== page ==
• Look for interesting backgrounds. It’s not always the case that you can catch your subject with only open water behind it.  For instance, gobies and blennies are not often found swimming the water column. In these cases, look for interesting backgrounds that can complement the subject.  Using coral polyps can sometimes create interest rather than distraction in the frame

goby on coral
Blenny in hole- Bonaire


  • Try using 100/105mm lens for seahorse images.  Seahorses are shy subjects and if you get too close they will turn their heads away from you, making it impossible to get good eye contact in the image.  The longer working distance of  longer focal length macro lenses means you can still get good magnification at longer distances, ideal for shy subjects.

Seahorse underwater photograph - Bonaire

  • Try using a 60mm macro lens for frogfish. Unlike seahorses, frogfish will remain stationary and allow close approach. The frogfish in Bonaire can be about the size of a baseball, a nice size for getting in close with a 60mm macro lens.

Photo Techniques For Bonaire

To get the most out of your trip to Bonaire,  read the following guides from the Technique Section before leaving.

Topside Excursions

There is not a wealth of activities of non-divers in Bonaire, but there is enough going on to fill a dry day or two. 
Bonaire Iguana
The iguanas on Bonaire are big and photogenic

  • Water sports. Windsurfing is big in Bonaire, and many of the top windsurfers are from the island. Lessons are available as is rental equipment.  The full range of other water-sports like water skiing, kayaking and snorkeling are easily arranged as well.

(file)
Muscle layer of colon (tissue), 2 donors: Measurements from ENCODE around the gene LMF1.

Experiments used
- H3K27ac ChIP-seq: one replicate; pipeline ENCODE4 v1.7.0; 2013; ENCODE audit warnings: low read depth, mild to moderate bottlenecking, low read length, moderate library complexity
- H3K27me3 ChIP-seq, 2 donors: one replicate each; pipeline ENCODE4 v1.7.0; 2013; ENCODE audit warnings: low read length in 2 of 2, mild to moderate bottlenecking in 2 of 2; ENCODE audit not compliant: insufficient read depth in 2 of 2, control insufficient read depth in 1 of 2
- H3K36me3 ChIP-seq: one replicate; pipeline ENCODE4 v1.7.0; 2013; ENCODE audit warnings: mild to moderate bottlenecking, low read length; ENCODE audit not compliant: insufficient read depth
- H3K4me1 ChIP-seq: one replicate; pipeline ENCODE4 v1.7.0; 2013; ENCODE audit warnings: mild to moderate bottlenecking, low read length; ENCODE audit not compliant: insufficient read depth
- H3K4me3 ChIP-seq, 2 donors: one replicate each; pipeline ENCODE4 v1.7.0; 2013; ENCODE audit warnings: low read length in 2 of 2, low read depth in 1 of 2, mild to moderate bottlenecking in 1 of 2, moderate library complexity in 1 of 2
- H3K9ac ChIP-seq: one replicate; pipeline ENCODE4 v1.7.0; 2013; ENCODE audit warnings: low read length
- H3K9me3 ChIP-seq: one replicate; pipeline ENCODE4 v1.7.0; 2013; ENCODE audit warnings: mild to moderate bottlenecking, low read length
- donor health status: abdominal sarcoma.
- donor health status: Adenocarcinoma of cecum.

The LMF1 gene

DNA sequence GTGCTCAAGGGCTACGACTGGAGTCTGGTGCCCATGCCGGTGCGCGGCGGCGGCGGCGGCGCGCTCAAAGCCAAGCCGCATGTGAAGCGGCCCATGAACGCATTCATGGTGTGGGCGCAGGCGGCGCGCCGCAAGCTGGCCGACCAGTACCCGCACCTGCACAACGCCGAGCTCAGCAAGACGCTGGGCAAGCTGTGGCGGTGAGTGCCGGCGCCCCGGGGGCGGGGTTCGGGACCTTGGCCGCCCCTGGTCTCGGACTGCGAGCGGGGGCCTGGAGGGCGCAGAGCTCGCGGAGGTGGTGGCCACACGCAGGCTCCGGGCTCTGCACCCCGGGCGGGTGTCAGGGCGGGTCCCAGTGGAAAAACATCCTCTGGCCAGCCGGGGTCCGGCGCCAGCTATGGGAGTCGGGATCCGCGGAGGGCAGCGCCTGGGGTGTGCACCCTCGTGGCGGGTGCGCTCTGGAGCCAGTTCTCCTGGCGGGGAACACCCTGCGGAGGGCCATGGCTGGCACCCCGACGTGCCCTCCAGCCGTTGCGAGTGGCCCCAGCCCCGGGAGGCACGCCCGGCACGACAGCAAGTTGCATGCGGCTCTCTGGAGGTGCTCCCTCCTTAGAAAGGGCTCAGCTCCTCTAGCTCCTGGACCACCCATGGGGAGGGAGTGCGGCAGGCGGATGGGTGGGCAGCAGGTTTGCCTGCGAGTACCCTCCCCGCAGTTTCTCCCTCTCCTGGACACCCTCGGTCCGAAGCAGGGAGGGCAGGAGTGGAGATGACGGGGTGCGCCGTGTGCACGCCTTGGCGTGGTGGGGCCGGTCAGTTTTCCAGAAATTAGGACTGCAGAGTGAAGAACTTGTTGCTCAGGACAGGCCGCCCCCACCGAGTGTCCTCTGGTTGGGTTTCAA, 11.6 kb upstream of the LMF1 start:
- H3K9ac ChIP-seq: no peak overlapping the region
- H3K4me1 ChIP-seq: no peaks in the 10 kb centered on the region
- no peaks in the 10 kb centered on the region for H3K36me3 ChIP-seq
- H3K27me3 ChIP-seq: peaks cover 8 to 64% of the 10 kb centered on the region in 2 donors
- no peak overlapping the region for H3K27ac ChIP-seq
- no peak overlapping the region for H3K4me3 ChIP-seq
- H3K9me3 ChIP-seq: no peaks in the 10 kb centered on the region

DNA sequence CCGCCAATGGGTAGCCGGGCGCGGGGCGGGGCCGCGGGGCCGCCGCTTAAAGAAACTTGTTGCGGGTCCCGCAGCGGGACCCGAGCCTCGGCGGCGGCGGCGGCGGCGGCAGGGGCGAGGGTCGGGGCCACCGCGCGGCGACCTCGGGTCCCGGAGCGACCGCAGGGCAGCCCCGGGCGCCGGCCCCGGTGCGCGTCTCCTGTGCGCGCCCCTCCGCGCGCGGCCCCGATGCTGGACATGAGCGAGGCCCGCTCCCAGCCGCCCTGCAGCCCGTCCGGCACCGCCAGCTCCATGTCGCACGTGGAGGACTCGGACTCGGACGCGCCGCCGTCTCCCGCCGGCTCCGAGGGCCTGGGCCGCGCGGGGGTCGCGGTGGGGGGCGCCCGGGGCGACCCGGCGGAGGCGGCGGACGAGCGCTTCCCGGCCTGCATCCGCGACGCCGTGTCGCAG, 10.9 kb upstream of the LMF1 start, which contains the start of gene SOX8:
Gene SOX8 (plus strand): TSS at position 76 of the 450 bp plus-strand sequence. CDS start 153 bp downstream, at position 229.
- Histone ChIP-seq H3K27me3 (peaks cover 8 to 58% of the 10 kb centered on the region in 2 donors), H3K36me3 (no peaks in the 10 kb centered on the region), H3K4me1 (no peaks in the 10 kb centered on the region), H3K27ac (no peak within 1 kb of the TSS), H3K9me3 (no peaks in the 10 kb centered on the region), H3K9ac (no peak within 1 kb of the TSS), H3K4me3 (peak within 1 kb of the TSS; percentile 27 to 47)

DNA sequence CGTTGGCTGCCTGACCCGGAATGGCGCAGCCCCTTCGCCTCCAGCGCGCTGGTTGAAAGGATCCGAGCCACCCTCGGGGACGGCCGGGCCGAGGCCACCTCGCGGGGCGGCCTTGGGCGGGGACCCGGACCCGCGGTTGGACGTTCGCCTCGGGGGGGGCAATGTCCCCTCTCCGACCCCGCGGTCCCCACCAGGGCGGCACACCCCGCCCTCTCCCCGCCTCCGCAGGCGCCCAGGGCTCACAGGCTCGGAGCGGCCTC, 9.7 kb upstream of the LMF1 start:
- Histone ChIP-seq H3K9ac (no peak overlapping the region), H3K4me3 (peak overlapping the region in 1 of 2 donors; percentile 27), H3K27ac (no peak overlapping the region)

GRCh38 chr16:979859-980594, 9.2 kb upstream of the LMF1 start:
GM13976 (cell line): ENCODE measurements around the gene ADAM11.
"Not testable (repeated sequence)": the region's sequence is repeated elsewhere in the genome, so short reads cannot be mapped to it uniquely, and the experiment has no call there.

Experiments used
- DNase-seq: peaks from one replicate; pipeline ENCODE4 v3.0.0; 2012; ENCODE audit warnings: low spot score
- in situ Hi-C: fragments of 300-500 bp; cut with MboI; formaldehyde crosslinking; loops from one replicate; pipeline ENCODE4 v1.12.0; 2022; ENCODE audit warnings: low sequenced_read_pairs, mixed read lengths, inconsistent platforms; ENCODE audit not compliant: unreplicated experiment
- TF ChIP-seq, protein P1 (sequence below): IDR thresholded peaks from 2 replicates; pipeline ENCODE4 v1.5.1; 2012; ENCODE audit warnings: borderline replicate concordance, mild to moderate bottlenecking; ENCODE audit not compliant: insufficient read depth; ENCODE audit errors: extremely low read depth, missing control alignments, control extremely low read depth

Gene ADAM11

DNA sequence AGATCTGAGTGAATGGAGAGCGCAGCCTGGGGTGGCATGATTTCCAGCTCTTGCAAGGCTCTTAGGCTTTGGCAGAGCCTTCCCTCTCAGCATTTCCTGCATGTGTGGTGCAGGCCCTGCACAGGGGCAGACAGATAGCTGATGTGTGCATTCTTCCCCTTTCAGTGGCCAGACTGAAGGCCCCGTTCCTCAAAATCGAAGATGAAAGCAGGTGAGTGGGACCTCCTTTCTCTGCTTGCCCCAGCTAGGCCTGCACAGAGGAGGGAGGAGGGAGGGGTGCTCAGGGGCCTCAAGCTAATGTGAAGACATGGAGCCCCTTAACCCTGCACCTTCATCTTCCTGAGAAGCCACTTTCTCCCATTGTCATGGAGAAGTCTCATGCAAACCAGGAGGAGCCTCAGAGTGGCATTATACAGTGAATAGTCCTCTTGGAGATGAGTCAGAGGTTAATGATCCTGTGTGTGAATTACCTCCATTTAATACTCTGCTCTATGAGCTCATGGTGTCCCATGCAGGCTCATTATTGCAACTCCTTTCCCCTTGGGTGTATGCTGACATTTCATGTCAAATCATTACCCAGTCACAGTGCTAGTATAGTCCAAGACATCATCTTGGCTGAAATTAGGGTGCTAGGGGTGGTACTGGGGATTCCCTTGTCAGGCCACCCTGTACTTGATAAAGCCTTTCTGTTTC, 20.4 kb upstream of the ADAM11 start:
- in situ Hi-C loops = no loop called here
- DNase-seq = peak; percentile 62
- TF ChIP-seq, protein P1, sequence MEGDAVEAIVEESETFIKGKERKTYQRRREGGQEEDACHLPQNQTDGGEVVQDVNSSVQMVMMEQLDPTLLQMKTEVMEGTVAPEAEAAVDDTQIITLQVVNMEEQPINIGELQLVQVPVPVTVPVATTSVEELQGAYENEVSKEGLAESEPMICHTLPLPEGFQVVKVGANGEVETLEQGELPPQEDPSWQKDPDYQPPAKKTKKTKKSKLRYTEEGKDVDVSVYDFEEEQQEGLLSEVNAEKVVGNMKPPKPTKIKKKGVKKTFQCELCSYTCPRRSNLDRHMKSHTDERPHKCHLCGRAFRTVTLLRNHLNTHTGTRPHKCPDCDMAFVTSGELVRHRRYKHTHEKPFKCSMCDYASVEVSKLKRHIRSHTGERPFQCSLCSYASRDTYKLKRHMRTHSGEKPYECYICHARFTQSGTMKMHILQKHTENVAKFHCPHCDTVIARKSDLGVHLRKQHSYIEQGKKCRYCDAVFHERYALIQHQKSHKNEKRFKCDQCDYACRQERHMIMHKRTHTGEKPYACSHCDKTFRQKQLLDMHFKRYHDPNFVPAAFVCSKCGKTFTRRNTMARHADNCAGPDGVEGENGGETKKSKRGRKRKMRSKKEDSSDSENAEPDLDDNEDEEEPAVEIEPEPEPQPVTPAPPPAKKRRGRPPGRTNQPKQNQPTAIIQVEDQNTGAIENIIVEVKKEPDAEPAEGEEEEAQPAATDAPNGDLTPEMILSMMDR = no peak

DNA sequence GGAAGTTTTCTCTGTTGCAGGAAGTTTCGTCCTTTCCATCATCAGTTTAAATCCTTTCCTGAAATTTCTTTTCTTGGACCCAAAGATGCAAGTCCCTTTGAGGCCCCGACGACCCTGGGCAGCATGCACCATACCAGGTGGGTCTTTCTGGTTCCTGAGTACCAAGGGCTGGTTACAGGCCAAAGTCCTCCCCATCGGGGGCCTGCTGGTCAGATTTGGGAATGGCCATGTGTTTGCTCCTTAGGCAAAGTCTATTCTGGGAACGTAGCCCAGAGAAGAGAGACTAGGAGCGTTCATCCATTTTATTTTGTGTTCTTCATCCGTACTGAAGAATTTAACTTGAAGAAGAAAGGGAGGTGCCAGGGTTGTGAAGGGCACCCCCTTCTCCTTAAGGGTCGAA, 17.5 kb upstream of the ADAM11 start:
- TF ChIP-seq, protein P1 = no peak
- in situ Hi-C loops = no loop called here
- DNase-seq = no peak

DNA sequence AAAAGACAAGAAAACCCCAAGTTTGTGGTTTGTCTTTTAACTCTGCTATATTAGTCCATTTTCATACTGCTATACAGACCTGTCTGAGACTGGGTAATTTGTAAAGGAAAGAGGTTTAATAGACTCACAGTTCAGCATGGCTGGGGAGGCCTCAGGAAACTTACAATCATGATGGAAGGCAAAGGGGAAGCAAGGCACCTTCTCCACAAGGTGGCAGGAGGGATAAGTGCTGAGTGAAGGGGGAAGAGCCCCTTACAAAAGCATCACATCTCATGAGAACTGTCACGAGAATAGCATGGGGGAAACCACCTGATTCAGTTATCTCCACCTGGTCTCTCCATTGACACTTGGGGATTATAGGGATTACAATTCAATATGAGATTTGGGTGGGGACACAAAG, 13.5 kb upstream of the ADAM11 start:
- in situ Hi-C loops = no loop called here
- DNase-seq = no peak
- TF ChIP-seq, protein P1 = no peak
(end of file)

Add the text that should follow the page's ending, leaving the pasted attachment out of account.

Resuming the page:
• Wildlife tours.  Bonaire offers some wildlife, including donkey and flamingo sanctuaries. Additionally, the large iguanas scurrying around the island offer fun photo opportunities
  • The town.  There are few nice streets in the town of Bonaire and a couple of good restaurants offering international cuisine. It’s not a big city, but there are some nice shops and plenty of places to buy souvenirs.
  • A Casino. There is small casino is the Divi Flamingo hotel with slot machines and some table games. It is open until 4:00 am.

Planning Your Underwater Photography Trip To Bonaire

When To Go:  Diving in Bonaire is year round. The high season from December 15- to April 14th and this is only because people tend to visit Bonaire to escape the cold climates elsewhere. The diving is the same during the low season, and the boats will be less crowded.  The months of September and October offer chances of witnessing coral spawning.

How to get there: Bonaire is serviced by Flamingo International Airport.  Direct flights are available from some major U.S. cities including Houston, New York and Miami.  There are also direct flights from Amerstdam and many surrounding islands.

Entry Requirements: All visitors must have a valid passport and return ticket. No special visa is required.

Tipping: Tips are generally accepted for good service. 10-15% is appreciated.  Some places may include a 10-15% gratuity.

Taxes:  There is a 5% tax on almost all goods and services.  There is also a $35.00 USD departure tax for international destinations.

Connectivity: Phone service is available throughout the island. Internet is also readily available, and most resorts offer wireless access.

ATM Access:  There are few ATMs on the island, including one at the airport.

Health Concerns and Vaccinations: No vaccinations are required to visit Bonaire

Drinking Water: The tap water is safe to drink in Bonaire.

Emergencies: There is a 60-bed hospital on the island with a recompression chamber located nearby.

Where to stay: To write this article, DivePhotoGuide dove with Captain Don’s Habitat Bonaire and Divi Flamingo Resort.  Both provided professional dive shops and excellent accommodation.

Captain Don's Habitat Bonaire
Beautiful Bonaire